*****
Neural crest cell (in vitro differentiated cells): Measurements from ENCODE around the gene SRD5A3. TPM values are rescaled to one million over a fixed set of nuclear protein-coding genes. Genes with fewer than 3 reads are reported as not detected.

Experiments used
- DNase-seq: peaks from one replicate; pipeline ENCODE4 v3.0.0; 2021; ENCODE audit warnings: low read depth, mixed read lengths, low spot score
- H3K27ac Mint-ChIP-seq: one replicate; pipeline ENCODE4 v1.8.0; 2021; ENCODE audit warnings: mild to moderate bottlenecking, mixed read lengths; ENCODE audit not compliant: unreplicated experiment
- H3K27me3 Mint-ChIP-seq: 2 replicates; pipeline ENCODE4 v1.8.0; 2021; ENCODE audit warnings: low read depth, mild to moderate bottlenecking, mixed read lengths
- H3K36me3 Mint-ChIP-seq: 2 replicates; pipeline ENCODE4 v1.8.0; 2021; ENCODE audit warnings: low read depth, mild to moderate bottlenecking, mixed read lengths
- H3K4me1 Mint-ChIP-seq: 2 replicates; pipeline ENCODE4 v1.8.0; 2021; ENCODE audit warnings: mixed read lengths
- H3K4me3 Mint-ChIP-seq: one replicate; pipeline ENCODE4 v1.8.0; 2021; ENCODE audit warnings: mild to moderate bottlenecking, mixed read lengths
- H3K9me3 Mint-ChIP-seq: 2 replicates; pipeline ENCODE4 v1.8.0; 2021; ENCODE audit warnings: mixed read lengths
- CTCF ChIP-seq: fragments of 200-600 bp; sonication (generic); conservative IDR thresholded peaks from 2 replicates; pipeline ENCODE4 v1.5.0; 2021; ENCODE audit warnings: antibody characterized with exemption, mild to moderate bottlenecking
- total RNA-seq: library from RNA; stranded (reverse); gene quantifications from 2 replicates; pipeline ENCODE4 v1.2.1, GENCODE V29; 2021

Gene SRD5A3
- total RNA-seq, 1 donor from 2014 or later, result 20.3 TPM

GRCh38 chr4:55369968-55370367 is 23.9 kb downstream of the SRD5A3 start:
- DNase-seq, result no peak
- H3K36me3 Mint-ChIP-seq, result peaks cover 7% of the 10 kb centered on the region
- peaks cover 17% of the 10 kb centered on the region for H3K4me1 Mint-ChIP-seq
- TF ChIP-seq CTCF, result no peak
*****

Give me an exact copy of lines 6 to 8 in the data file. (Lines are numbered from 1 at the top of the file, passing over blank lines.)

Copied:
- H3K36me3 Mint-ChIP-seq: 2 replicates; pipeline ENCODE4 v1.8.0; 2021; ENCODE audit warnings: low read depth, mild to moderate bottlenecking, mixed read lengths
- H3K4me1 Mint-ChIP-seq: 2 replicates; pipeline ENCODE4 v1.8.0; 2021; ENCODE audit warnings: mixed read lengths
- H3K4me3 Mint-ChIP-seq: one replicate; pipeline ENCODE4 v1.8.0; 2021; ENCODE audit warnings: mild to moderate bottlenecking, mixed read lengths